By now you’ve probably already heard about Dr. V, Caleb Hannan, and “Dr. V’s Magical Putter.” It’s an 8,000 word Grantland piece that begins with writer Caleb Hannan describing his late night viewing of YouTube videos about golf and ends with him announcing the death by suicide of a trans woman named Dr. Essay Anne Vanderbilt.
A few hours later, when Wire editor Bill Wasik suggested on Twitter that Hannan’s investigation of Dr. V’s work and life contributed to her death, he replied “ouch.”
The story purported to be about a fancy, physics-defying golf club created by Dr. V, who is initially presented as mysterious and reclusive. She agreed to an interview for the piece only if Hannan promised to focus on the product and science and not write about her as a person. He agreed, but as he continued reporting he began to find details did not add up — she claimed advanced degrees that he couldn’t verify, and one investor said he was worried he would never see a return on his money. Hannan continued to dig, and Dr. V became very resistant to working with him. When a source indicated Dr. V was trans, Hannan writes, “A chill actually ran up my spine.” As feminist blogger Shakesville wrote, it was “a piece of information he found so interesting that he broke his agreement to focus on the science and not the scientist.”
Hannan details Dr. V’s history of lawsuits, relationships and a suicide attempt. He describes outing her as trans to at least one investor without her consent, and without any acknowledgement of the fact that that’s what he was doing. And then, as the linchpin of the piece, he writes “What began as a story about a brilliant woman with a new invention had turned into a tale of a troubled man who had invented a new life for himself. Yet the biggest question remained unanswered: Had Dr. V created a great golf club or merely a great story?”
“A tale of a troubled man who had invented a new life for himself.”
A troubled man.
Just like that, Hannan did what so many people do: he called into question the reality of Dr. V’s gender as if her being trans was as suspect as her missing degrees, engaging in the deplorable and time-honored practice of depicting trans* people, and especially trans women, as duplicitous and deceitful.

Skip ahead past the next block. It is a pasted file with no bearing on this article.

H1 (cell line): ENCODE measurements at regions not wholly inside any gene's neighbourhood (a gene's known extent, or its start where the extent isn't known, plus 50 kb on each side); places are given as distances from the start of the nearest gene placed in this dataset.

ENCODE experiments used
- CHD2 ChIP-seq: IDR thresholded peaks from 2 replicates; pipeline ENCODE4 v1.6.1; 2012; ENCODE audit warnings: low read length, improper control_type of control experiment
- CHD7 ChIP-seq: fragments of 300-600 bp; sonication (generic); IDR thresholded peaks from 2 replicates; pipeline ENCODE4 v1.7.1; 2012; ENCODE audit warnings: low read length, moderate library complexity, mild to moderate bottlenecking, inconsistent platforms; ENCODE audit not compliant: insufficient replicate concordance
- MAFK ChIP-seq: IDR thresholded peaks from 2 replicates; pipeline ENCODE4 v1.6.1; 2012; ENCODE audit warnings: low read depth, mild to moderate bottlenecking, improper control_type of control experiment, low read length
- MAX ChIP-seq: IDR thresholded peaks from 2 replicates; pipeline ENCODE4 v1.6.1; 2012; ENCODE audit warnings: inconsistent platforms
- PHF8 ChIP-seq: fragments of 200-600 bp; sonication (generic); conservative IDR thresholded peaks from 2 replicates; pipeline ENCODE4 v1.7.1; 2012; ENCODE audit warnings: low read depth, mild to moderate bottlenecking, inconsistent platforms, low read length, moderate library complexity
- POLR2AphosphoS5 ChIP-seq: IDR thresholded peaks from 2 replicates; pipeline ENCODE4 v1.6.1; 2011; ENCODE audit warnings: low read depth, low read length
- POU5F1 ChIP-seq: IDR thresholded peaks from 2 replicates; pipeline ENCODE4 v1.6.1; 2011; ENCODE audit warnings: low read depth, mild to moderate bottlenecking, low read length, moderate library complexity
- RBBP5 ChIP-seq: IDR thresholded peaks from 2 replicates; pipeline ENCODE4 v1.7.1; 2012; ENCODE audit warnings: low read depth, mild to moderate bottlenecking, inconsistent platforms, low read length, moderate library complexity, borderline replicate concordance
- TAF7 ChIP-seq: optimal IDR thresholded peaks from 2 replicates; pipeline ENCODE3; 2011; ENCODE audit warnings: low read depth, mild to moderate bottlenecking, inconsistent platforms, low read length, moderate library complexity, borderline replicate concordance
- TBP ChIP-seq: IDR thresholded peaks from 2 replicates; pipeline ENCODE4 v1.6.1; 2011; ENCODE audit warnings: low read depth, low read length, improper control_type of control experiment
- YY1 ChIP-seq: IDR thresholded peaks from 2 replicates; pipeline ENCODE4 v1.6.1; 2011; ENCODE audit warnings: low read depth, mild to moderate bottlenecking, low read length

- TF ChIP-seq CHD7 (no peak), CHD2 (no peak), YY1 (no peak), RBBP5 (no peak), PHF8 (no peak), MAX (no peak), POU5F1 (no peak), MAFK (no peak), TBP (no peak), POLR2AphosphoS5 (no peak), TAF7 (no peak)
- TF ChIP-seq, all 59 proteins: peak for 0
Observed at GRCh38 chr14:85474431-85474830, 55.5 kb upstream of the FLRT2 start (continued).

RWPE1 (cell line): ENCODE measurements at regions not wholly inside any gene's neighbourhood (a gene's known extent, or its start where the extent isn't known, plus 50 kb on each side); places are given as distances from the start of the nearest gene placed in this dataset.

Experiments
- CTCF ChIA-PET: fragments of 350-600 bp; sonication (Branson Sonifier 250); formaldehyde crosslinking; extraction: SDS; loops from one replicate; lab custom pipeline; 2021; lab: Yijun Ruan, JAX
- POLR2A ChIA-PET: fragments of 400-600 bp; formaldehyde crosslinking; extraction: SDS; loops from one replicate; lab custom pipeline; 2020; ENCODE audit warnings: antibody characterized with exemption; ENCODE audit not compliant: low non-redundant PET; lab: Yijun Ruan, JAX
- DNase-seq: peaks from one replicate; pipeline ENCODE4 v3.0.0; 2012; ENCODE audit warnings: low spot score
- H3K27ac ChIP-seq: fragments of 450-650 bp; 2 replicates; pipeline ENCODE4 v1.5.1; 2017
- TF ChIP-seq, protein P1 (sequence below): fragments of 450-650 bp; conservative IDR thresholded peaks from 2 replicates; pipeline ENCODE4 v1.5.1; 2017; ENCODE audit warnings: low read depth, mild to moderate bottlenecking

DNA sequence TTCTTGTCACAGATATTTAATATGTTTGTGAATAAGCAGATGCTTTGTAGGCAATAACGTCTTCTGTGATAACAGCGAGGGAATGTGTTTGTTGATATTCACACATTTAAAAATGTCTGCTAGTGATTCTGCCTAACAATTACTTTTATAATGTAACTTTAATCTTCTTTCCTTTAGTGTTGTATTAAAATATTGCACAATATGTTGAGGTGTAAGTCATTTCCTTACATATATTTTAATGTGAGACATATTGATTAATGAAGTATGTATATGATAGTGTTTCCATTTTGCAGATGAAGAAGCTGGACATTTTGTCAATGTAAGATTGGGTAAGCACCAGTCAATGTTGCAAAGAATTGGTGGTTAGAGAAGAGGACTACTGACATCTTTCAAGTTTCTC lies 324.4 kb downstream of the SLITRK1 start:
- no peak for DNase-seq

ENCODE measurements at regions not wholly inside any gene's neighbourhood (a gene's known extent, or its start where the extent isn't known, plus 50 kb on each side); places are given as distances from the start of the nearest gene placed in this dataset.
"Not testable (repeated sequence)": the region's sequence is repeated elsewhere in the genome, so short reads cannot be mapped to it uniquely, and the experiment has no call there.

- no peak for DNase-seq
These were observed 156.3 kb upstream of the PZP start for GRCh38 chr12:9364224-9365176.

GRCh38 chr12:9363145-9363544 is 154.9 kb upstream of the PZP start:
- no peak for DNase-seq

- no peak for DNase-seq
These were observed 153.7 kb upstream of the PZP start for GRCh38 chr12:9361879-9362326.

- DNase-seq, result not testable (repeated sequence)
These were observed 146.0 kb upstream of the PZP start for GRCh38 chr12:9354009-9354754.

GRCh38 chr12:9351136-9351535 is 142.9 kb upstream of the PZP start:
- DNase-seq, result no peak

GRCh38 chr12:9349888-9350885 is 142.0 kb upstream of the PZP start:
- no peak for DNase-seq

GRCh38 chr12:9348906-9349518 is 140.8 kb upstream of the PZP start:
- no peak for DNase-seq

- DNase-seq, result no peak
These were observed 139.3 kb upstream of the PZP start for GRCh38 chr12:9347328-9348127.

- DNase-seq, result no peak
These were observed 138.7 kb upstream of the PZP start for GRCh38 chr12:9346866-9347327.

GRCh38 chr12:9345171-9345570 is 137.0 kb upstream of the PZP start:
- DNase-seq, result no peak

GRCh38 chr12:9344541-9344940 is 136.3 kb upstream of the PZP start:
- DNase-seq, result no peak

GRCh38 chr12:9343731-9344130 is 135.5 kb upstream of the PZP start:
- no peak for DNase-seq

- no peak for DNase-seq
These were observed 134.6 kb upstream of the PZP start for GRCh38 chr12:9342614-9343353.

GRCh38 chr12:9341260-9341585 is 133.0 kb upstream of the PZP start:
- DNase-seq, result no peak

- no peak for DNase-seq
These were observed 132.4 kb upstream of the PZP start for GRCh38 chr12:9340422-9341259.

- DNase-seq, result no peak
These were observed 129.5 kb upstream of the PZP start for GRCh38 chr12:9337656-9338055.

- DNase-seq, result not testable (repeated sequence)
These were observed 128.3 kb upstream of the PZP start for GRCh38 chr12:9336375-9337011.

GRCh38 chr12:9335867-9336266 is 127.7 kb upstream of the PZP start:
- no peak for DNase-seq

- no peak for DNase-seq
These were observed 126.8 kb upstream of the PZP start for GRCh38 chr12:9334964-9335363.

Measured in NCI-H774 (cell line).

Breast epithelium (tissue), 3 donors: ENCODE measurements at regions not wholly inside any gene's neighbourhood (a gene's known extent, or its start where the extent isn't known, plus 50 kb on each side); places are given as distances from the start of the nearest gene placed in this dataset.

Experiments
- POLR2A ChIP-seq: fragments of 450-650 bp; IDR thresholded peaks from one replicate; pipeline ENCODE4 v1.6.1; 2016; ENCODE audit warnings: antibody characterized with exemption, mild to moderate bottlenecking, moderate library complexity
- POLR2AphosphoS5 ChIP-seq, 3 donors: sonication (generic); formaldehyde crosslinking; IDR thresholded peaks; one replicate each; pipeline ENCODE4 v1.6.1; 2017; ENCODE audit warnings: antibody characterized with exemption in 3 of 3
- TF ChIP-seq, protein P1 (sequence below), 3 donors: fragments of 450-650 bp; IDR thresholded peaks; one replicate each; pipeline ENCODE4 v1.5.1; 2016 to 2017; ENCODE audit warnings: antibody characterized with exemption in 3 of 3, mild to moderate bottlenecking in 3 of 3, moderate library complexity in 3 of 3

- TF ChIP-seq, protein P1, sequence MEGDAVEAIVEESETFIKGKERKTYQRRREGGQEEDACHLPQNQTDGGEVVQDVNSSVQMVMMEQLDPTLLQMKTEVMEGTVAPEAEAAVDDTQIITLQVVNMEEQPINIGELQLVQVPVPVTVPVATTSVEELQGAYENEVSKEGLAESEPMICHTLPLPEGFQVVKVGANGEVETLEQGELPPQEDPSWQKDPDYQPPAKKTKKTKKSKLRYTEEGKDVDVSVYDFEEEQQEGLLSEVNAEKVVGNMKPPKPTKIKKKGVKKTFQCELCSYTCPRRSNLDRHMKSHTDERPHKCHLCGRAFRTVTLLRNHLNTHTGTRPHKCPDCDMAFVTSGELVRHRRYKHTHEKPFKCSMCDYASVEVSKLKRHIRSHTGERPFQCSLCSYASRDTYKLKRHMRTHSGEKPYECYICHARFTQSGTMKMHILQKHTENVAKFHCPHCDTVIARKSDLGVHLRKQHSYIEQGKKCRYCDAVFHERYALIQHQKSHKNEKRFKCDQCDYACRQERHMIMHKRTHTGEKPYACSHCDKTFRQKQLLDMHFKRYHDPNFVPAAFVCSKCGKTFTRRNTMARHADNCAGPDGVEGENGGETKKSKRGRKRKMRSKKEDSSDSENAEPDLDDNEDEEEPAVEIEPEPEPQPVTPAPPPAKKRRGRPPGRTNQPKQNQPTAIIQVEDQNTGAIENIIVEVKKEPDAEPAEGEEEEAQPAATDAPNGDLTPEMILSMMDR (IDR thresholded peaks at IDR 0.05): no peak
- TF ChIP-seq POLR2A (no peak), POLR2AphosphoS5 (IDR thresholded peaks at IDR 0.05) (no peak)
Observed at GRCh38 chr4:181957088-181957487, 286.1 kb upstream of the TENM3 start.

It’s not the first time a journalist — especially one used to a mainstream “beat” like sports — has written about trans* people in an inappropriate and dehumanizing way. In fact there was an epidemic of this very recently, when Chelsea Manning disclosed her trans status in August and a legion of news and politics reporters realized they had to figure out how to write about a trans woman. Many of them did so very poorly, misgendering Manning and writing about her in cruel, sensationalist ways. But even then, those reporters were in the wrong and engaging in poor journalistic practices they could have easily corrected; in order to write about Manning the way they did, they had to ignore easy-to-find resources, like the Trans Media Watch’s helpful style guide for cis journalists. Hannan deserves even less benefit of the doubt than those journalists did. According to his Grantland story, the piece took at least eight months to put together before it went to press, which means that Hannan was working on it all through the Manning story — a story that was so big no one, let alone a professional journalist, would have been able to ignore it — less than six months ago and learned nothing from it, or the public conversation around good reporting practices that followed it. At no point in the story does Hannan ever refer to Dr. V as what she was, a trans woman, choosing instead to use offensive, inaccurate and dehumanizing terms like “born a boy” and “used to be a man.” Thirty seconds of Googling would have given Hannan at least enough information to know how inappropriate that was.
But Hannan didn’t just make line-level copy mistakes as a cis journalist — getting someone’s pronouns wrong or using their dead name is inexcusable, but it’s not even the whole story of what Hannan did. The Society of Professional Journalists’ code of ethics makes it explicitly clear that a journalists’ responsibility is to minimize harm, which includes:
— Show compassion for those who may be affected adversely by news coverage.
— Recognize that gathering and reporting information may cause harm or discomfort. Pursuit of the news is not a license for arrogance.
— Recognize that private people have a greater right to control information about themselves than do public officials and others who seek power, influence or attention. Only an overriding public need can justify intrusion into anyone’s privacy.